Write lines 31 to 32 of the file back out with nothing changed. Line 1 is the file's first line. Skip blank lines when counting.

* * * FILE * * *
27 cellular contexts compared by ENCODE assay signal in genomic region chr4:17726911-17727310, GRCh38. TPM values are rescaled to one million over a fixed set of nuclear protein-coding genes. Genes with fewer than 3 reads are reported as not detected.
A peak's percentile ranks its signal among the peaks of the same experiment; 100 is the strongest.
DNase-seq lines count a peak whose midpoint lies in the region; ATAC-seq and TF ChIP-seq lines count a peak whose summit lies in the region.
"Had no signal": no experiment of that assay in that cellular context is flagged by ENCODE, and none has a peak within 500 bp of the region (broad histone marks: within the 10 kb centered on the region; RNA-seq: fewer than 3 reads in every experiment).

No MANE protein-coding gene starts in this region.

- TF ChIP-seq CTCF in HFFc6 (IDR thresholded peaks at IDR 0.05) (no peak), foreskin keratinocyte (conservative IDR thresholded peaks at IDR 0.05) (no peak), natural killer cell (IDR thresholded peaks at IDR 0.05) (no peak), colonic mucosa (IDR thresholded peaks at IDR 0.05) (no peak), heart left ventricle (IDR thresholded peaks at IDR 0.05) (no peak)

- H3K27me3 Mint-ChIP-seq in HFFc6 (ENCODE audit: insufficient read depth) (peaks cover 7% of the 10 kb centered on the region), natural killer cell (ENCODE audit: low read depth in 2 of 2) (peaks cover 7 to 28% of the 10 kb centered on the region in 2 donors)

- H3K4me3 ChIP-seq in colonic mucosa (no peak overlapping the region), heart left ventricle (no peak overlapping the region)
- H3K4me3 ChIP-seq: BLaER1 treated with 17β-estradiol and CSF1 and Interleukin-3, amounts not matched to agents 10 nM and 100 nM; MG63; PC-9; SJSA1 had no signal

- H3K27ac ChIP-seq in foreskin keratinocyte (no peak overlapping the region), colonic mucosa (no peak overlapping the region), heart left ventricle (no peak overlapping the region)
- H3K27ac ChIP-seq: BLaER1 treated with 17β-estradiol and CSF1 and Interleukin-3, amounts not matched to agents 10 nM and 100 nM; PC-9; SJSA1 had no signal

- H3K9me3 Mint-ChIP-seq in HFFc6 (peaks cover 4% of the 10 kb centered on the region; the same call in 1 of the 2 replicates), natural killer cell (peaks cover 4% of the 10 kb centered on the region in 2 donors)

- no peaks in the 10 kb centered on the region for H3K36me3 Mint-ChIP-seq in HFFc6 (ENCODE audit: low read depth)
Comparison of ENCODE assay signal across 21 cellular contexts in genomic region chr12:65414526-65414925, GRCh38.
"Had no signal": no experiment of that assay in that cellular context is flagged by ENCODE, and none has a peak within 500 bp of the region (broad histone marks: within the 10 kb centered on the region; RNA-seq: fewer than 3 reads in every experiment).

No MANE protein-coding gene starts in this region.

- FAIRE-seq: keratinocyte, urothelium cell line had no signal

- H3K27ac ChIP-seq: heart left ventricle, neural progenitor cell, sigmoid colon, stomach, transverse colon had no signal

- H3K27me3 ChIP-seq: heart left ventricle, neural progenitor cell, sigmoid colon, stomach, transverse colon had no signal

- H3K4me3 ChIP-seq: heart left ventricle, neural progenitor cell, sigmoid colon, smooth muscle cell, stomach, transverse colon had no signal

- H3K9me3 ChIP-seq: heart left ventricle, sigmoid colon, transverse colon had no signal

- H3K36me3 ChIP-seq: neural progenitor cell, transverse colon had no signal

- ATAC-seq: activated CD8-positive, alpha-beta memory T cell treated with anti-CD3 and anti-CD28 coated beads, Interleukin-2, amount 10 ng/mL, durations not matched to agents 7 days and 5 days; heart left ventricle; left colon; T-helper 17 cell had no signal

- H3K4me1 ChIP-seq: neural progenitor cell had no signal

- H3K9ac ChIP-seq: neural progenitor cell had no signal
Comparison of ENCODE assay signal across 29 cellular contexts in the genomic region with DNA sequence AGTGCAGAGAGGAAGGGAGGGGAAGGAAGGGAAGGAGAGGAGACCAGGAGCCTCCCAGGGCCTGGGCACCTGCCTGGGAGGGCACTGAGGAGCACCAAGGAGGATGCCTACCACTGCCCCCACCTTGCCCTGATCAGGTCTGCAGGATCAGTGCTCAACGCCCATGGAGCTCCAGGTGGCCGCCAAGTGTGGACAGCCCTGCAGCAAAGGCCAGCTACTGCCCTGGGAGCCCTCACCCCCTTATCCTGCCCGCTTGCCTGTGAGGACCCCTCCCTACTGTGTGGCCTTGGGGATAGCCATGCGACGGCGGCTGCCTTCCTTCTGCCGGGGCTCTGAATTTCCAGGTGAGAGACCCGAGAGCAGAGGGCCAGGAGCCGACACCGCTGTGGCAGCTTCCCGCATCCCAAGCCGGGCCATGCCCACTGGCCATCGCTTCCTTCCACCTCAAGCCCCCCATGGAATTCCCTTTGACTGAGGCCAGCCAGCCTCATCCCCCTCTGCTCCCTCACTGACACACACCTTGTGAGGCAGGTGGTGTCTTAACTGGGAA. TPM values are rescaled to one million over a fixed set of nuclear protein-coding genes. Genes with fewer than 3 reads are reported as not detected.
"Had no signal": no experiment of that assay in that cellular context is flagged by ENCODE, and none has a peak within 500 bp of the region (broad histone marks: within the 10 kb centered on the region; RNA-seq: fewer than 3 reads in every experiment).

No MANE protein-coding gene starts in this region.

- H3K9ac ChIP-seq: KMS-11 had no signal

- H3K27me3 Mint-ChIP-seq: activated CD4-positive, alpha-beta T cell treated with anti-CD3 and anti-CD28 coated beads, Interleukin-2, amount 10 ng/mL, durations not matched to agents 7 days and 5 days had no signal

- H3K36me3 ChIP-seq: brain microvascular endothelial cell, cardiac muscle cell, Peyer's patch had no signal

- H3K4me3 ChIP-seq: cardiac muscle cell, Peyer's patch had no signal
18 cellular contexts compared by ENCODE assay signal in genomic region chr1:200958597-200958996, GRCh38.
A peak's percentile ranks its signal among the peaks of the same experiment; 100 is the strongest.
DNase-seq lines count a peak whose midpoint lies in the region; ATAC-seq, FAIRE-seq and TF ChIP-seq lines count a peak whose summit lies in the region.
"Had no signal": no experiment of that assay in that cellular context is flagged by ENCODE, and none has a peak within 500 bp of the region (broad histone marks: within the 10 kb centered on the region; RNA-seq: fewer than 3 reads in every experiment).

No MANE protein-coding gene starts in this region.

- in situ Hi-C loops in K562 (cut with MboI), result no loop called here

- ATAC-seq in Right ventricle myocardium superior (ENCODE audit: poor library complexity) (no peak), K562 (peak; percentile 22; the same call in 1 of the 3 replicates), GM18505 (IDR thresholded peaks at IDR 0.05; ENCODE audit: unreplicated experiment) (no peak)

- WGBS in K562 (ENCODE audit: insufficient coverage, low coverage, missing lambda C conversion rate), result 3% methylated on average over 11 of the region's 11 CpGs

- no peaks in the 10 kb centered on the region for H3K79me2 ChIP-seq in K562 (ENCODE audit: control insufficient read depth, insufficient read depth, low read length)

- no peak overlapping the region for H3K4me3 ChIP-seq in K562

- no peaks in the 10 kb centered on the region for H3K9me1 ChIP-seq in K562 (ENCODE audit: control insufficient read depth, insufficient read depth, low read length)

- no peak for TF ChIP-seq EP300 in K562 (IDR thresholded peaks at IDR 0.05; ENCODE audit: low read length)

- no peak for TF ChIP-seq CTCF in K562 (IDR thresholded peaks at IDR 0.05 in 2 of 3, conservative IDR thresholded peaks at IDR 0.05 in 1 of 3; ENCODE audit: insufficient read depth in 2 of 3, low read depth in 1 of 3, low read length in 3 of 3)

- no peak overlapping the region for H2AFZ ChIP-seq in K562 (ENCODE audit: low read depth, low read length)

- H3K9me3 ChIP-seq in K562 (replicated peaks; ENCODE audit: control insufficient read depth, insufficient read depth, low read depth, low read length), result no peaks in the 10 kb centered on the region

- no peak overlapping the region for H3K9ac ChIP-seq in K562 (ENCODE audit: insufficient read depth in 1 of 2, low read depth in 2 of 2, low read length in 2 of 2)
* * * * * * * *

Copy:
- H3K36me3 ChIP-seq: brain microvascular endothelial cell, cardiac muscle cell, Peyer's patch had no signal

- H3K4me3 ChIP-seq: cardiac muscle cell, Peyer's patch had no signal